Monday, March 12, 2012

WAND No Vogtle

WAYNESBORO, GA -  People across the Southeast gathered in Shell Bluff on March 11, the Fukushima disaster anniversary, to stand in solidarity with the community. They came from Augusta, Atlanta and Asheville, N.C., and joined an event that featured speaker Shoji Kihara, a well-known author and anti-nuclear activist from Hiroshima, Japan, a panel of speakers from Shell Bluff, music, poetry and a remembrance vigil.

Georgia environmental groups have several lawsuits against the Nuclear Regulatory Commission for safety violations. Activists have launched a pledge drive to encourage ratepayers not to pay the nuclear construction cost recovery fee on their Georgia Power bills, as well as a “Stop Vogtle” outreach and education campaign.

According to one of the speakers 75% of every bill collected by Georgia Power goes to the shareholders and the rest for the construction. The two new reactors to be built are being subsidized by small and medium customers of Georgia Power thanks to SB 31, a gift from the General Assembly since 2010.

+ One of the major safety lessons learned at Fukushima was what scientists call the cascade effect — if one nuclear reactor begins to melt down, it will have an adverse and similar effect on the reactor next to it. Currently, U.S. safety standards for existing and proposed reactors are only designed for single reactors at a site, even though most U.S. nuclear power plants house multiple reactors.

This is likely one reason NRC chair Gregory Jaczko voted against the construction and operating license at Vogtle. “I cannot support issuing this license as if Fukushima never happened,” Jaczko said. His was the one dissenting vote in the 4-1 decision. (, Feb. 9)

Jobs, health and who pays?

Plant Vogtle is housed in the community of Shell Bluff, in Burke County, a poor, rural, majority African-American area about 20 miles southeast of Augusta, Ga. In the first decade of the 21st century, the county’s poverty and unemployment rates were double that of the national average.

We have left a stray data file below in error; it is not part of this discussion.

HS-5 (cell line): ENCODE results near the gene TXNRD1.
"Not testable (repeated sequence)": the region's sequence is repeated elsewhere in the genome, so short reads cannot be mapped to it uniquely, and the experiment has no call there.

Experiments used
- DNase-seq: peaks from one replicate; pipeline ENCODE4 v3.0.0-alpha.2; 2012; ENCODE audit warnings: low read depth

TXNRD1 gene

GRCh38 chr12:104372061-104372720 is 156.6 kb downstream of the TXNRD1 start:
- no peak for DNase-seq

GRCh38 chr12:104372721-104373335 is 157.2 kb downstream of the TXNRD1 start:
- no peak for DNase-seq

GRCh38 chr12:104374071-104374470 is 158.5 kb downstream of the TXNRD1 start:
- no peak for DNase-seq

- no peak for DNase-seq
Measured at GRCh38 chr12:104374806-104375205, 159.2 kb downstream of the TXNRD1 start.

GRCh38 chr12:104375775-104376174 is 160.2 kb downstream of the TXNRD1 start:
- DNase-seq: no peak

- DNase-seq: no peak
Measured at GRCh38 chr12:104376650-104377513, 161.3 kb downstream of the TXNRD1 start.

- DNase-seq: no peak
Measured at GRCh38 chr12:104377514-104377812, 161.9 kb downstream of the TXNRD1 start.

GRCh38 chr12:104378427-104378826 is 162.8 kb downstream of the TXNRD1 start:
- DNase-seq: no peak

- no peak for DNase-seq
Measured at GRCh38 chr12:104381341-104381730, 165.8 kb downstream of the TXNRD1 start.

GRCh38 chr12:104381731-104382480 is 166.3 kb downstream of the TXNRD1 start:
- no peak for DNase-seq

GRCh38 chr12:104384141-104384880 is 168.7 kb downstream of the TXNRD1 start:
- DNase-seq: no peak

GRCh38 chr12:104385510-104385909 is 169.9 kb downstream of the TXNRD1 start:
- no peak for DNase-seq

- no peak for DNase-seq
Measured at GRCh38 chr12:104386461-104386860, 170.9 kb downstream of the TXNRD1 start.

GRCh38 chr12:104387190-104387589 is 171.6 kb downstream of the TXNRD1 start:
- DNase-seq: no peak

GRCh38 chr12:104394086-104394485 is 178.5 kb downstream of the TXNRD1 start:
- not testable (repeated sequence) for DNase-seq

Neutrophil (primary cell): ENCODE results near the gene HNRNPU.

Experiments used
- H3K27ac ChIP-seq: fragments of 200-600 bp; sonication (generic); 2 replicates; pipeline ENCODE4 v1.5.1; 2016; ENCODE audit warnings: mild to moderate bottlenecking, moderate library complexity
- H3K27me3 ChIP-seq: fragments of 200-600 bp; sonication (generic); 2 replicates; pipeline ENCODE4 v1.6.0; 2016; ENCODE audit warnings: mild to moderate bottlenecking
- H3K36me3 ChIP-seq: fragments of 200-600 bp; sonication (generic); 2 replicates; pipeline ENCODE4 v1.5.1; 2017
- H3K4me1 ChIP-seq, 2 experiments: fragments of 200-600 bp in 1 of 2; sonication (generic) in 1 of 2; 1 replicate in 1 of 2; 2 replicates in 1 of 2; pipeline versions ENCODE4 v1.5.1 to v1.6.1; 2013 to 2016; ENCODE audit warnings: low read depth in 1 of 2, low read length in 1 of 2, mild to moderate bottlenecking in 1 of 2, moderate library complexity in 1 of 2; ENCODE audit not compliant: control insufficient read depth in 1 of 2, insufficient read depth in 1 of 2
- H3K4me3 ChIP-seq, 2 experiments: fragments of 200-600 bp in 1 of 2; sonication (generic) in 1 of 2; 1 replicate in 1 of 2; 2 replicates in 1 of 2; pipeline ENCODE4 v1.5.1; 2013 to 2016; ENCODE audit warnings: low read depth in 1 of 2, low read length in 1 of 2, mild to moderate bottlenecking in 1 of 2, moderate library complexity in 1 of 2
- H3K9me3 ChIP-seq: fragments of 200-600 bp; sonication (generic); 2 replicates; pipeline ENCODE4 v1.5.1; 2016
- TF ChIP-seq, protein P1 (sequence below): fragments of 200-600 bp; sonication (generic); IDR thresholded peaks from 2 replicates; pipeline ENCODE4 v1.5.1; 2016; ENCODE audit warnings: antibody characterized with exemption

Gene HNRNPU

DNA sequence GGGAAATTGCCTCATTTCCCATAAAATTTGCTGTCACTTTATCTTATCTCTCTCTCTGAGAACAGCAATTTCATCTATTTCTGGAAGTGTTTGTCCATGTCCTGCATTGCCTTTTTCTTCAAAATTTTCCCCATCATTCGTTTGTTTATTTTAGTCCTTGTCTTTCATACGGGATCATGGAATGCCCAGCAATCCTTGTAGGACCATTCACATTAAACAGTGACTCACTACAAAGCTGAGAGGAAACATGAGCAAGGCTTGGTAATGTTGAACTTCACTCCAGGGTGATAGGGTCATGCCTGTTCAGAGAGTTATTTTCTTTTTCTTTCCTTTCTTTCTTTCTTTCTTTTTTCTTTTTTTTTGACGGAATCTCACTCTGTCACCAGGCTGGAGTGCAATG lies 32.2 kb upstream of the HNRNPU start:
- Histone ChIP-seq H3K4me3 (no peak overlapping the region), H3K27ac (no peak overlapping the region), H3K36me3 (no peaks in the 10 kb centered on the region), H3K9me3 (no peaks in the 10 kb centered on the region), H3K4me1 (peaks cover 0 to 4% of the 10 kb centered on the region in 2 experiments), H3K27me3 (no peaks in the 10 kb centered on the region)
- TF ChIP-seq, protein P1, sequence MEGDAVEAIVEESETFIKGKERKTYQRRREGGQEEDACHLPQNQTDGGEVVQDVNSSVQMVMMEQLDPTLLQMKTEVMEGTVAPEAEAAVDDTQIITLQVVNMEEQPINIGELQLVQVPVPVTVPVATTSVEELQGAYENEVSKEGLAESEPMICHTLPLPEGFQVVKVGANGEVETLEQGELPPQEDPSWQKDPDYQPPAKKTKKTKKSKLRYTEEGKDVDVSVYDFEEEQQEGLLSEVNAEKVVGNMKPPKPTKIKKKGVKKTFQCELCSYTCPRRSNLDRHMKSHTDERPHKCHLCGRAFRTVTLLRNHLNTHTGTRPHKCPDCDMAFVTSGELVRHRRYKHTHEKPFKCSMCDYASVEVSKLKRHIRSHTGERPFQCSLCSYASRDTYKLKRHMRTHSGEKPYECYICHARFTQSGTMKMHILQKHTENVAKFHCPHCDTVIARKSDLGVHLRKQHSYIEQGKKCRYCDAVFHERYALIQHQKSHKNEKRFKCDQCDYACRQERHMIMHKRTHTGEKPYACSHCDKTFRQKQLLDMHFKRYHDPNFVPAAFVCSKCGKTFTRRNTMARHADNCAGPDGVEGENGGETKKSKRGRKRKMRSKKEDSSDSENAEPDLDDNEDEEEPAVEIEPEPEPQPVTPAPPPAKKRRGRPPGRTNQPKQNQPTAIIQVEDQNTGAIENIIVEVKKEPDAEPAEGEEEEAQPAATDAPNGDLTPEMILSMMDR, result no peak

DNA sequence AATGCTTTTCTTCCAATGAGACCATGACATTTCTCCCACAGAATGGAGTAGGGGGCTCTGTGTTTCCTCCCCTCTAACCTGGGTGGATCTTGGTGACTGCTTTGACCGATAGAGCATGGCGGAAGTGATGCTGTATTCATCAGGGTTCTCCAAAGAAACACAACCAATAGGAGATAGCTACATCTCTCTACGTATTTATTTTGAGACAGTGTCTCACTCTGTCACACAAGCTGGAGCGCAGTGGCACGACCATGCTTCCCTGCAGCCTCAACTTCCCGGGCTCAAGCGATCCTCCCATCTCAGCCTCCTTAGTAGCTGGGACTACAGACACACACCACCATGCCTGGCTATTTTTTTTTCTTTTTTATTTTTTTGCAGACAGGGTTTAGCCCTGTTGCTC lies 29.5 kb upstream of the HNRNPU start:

The promise of new construction jobs at the plant draws some community support, but just like the first round of construction, these jobs will be temporary. Area newspapers also report that many of the workers will come from out of state and will be nonunion.

For some Shell Bluff residents, these jobs are not worth the trade-offs.

+ Courtney Hanson is Public Outreach Director at Georgia Women's Action for New Directions (WAND)

March 29, 2012 - Now that the US Supreme Court finished hearing the Affordable Care Act is time to hear the Repeal SB 31 Georgia Nuclear Energy Financing Act. By the way, Obamacare is very needed in Plant Vogtle and near the plant. Ask the people getting sick and suddenly dead. Republican Representative Paul Broun (D-10), a physician, is "amicus of the Court" against Obamacare but considered an enemy of his constituents by supporting SB 31. 

Justice Scalia don't have to worry, SB 31 is very short to read but very profitable for Georgia Power and its shareholders.

During the legal debates over Obamacare before the Supreme Court, Justice Antonin Scalia (who seems to be of the opinion that the entire law should be tossed out) joked that being asked to read the 2,700 page bill would violate the Constitution’s 8th amendment protections against cruel and unusual punishment.

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